jQuery was one of the first and most important libraries written for developers in JavaScript. When Web development started to attract more developers and the WEB 2.0 era started, there was the problem of supporting multiple browsers. jQuery was meant to be the Swiss Army Knife for Web developers. It provided (and still does) a unified wrapper above the different implementations of functionalities in the browsers. Today there are many JavaScript libraries which are built on top of jQuery, like KendoUI, Bootstrap, Backbone.js and many others.

AJAX

AJAX (Asynchronous JAvaScript and XML) was introduced in the early 1990s. It is a Web developing technique that helps data communication between client and server.

I am using the WEB API service from the RESTful Web Services using ASP.NET WEB API article to demonstrate how to make AJAX GET and POST requests.

The code loads the contacts from a service and received JSON response:

 $.ajax({
       url: "/api/contacts",
       type: 'GET',
       dataType: 'json'
   }).done(
       createContactList
   ).fail(function (error) {
       console.log(error);
       alert("Error occured while loading contacts!");
   });

Using the $.ajax() method an async request is sent to the /api/contacts URL. The type of the request is set to GET and the expected dataType is set to json. The method returns a promise and done() and fail() methods can be chained to the execution. Using Promises (and Deferred Objects) we can register multiple callback methods for an async operation. The done() method will be invoked if the code in the promise executes successfully, in case of errors the fail() method is invoked.

Because accessing services that return json data became very common, jQuery developers added the getJSON() method:

 $.getJSON("/api/contacts", dataToServer, function (data, status, jqXHR) {
        console.log(status);
        console.log(data);
    });

Using this method is much easier than $.ajax(), it takes the URL where the data is loaded from, in case there needs to be sent a filter to the server and this can be sent as a second parameter (dataToServer variable). 

 dataToServer.id = "4093e51f-95cb-4a3a-8572-cd4c19321fb8";
    $.getJSON("/api/contacts", dataToServer, function (data, status, jqXHR) {
        console.log(status);
        console.log(data);
    });

The result can be seen in Google Chrome’s Developer Tools (in case you are using Firefox, then Firebug is what you are looking for):

Google Developer Tools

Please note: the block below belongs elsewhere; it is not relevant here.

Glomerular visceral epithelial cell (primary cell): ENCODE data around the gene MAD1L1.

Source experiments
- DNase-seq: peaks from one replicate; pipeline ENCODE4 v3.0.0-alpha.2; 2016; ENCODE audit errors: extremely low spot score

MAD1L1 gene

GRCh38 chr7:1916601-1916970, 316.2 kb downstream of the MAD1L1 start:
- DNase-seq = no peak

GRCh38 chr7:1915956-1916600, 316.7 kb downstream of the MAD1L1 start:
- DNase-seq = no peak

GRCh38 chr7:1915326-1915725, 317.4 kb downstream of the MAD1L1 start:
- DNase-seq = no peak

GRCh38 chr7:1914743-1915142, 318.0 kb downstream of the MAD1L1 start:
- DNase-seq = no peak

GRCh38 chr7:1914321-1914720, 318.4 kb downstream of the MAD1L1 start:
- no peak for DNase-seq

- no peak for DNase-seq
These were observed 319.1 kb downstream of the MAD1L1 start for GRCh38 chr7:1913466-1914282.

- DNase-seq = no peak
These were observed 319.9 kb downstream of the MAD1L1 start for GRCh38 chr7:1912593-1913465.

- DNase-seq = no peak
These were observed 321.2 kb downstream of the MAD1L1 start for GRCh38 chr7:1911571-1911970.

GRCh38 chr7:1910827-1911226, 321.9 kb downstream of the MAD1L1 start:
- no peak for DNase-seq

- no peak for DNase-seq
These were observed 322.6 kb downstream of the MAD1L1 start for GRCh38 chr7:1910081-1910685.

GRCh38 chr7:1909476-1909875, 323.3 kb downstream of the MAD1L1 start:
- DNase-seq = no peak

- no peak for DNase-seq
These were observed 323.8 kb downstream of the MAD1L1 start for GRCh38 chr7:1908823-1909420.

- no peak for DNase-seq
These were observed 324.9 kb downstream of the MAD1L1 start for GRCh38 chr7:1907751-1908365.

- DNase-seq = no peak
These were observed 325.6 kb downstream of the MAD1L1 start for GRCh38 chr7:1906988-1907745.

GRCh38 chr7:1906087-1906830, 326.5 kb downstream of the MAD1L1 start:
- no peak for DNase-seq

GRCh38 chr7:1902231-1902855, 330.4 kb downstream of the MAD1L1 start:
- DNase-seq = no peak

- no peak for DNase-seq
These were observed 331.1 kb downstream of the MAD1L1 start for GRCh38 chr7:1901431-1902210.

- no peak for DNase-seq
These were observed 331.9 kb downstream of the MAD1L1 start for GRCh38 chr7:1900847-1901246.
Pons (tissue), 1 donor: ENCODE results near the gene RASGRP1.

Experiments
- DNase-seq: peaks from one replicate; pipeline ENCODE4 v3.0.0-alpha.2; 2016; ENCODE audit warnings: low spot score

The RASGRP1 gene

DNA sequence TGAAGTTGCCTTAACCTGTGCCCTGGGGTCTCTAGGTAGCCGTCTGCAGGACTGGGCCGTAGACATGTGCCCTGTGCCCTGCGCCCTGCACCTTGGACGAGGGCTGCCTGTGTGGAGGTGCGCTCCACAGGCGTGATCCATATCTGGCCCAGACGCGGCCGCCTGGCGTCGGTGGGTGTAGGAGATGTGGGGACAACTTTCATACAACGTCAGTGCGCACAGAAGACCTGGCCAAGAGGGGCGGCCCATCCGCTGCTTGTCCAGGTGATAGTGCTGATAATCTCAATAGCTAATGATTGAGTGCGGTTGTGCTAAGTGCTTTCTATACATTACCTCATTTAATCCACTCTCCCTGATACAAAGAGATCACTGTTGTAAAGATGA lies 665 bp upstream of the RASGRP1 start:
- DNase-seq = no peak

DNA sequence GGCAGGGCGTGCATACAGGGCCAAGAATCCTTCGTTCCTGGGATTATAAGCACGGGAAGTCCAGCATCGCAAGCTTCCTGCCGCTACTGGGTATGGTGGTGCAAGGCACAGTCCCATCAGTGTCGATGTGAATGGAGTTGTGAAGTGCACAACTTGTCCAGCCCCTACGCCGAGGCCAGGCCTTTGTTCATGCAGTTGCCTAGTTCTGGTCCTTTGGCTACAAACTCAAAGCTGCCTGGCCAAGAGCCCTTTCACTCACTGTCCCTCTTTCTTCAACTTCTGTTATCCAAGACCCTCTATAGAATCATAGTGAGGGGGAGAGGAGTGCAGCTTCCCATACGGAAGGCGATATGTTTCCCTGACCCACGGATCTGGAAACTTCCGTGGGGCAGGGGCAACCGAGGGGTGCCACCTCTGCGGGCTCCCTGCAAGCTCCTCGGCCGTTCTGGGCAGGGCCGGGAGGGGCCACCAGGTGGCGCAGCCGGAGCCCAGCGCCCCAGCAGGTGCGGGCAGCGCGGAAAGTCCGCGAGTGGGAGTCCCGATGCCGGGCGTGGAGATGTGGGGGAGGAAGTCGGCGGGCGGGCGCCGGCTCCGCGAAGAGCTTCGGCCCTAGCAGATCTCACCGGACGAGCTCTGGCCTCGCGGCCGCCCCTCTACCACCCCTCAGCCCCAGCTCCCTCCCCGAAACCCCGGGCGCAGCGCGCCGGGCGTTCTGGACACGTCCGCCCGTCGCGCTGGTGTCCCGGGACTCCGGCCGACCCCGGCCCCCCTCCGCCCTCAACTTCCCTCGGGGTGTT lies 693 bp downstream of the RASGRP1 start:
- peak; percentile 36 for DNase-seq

The third parameter of the getJSON() method is a function, which handles the response. The first argument is the data in json format, the second argument is the HTTP status of the response and the third parameter is the XMLHTTPRequest object.

Using $.post() we can make HTTP POST requests to an API, send the data as JSON and define the response handler function as we did before:

 $.post("/api/contacts", {
        FirstName: "Advanced",
        LastName: "jQuery",
        Email: "aj@example.com",
        Website: "http://example.com"
    }, function (data, status, jqXHR) {
        console.log(status);
        console.log(data);
    });

The second parameter should contain the json data which needs to be sent in the POST request.

DOM Manipulation

Now let’s check the createContactList() function. The role of this function is to create an ordered list with all the names (first name and last name) and ids of the contacts returned by the api. It receives a data parameter which is an array of json objects. 

function createContactList(data) {

    var container = $('#contacts');
    var list = $("<ol></ol>");

    $.each(data, function (idx, item) {
        var name = item.FirstName + " " + item.LastName + "  [" + item.ID + "]";
        console.log(name);

        var newEntry = $("<li></li>");
        $(newEntry).text(name);
        $(list).append(newEntry);

    });
    $(container).append(list);
}

First I look up the container, using jQuery selector (looking for html element with id=”contacts”). After that I create a new ordered list, I will append the items with first name, last name and id to this list later.

The $.each() is a useful iterator function, the biggest advantage it has is that you get the both the index and the item from the processed collection. It is a combination of for and foreach language constructs from other languages. For each object in the data collection it invokes the function passed in as parameter. In the anonymous function I create the concatenated string of FirstName, LastName and ID fields and log the value to the console.

Then, I create a new list item (newEntry), using the text() method I set the text value of the li HTML element. At the last line of the function I add the newEntry to the ordered list. When the $.each() ends the execution I append the list to the container items using the append() method.

As you can see jQuery is a very powerful library for DOM manipulation and client-server communication. It supports adding plugins and through the years there were created thousands of jQuery plugins, starting from data grids to color pickers, text editors and other UI controls.

The sample codes can be found on GitHub, under Views/Home/AdvancedjQuery.cshtml.

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Greg Bogdan
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I am a Software Engineer with over 7 years of experience in different domains(ERP, Financial Products and Alerting Systems). My main expertise is .NET, Java, Python and JavaScript. I like technical writing and have good experience in creating tutorials and how to technical articles. I am passionate about technology and I love what I do and I always intend to 100% fulfill the project which I am ...

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